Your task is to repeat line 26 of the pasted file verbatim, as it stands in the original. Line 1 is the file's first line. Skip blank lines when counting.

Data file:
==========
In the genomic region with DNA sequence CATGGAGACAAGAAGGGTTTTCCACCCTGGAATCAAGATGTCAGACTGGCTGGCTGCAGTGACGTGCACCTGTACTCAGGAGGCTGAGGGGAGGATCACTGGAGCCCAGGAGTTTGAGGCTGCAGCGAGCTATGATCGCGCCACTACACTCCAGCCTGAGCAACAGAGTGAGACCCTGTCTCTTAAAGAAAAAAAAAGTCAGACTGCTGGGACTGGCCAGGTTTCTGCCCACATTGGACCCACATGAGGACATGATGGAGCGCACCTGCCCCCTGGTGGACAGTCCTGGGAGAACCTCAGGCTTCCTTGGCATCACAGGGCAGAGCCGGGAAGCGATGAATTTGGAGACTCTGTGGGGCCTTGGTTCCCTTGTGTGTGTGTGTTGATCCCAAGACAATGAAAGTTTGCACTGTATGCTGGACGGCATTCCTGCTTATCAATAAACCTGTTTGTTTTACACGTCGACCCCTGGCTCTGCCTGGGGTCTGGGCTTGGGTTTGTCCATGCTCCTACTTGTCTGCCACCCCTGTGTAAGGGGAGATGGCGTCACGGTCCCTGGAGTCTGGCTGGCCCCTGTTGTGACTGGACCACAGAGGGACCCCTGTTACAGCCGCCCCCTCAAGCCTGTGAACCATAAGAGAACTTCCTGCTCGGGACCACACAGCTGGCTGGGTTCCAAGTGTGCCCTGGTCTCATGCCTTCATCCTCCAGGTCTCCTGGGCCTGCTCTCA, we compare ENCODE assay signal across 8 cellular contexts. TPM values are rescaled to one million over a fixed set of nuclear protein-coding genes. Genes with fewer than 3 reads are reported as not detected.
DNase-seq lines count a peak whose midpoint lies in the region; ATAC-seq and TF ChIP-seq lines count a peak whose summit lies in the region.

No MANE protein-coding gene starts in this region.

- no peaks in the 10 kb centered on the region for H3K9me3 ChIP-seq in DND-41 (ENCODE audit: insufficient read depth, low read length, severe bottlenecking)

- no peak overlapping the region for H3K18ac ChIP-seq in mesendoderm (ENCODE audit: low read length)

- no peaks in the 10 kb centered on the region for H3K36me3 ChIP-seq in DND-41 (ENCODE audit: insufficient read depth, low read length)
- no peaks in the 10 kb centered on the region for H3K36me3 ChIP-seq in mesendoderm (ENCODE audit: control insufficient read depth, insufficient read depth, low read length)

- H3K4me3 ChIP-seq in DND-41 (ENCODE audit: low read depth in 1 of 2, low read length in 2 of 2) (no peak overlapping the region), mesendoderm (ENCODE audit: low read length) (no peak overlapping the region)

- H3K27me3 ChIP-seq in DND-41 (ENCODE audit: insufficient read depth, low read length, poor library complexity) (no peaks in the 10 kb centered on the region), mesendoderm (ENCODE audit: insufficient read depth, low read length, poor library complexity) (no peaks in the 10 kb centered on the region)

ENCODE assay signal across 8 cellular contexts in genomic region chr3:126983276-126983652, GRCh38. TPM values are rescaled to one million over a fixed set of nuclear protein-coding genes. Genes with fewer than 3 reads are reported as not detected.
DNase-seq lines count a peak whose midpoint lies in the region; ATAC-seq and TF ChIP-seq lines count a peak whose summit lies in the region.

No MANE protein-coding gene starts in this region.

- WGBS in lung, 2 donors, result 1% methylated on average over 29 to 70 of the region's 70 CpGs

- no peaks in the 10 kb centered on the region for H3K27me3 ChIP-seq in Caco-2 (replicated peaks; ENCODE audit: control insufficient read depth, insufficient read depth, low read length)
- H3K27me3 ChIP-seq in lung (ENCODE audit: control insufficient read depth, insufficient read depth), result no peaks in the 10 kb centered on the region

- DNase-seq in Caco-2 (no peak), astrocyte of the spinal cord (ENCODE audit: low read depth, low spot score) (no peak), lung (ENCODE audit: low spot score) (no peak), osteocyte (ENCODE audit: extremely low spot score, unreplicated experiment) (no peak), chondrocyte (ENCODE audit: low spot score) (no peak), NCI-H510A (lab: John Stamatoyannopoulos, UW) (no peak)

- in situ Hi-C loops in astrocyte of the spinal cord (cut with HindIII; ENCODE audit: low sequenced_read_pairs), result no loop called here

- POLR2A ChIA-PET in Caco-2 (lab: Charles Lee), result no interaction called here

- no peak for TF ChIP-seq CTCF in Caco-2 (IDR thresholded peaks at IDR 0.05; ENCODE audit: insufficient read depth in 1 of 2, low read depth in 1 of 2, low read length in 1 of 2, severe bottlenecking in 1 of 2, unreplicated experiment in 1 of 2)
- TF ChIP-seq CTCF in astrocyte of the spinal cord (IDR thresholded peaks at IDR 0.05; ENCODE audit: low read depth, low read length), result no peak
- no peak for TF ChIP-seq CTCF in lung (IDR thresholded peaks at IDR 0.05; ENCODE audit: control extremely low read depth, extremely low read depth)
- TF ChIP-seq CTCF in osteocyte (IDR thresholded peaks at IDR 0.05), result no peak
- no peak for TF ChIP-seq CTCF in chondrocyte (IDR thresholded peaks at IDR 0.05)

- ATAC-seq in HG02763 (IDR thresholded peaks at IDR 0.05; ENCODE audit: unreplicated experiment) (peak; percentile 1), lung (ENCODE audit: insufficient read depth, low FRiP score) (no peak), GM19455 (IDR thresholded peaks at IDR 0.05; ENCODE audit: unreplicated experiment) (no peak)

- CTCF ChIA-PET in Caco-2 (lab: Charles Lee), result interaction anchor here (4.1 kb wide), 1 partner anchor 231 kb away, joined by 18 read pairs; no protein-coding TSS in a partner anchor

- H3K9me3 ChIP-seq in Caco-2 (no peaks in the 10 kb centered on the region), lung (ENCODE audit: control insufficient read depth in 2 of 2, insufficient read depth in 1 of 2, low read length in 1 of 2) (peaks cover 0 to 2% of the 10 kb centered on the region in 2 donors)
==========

- H3K9me3 ChIP-seq in Caco-2 (no peaks in the 10 kb centered on the region), lung (ENCODE audit: control insufficient read depth in 2 of 2, insufficient read depth in 1 of 2, low read length in 1 of 2) (peaks cover 0 to 2% of the 10 kb centered on the region in 2 donors)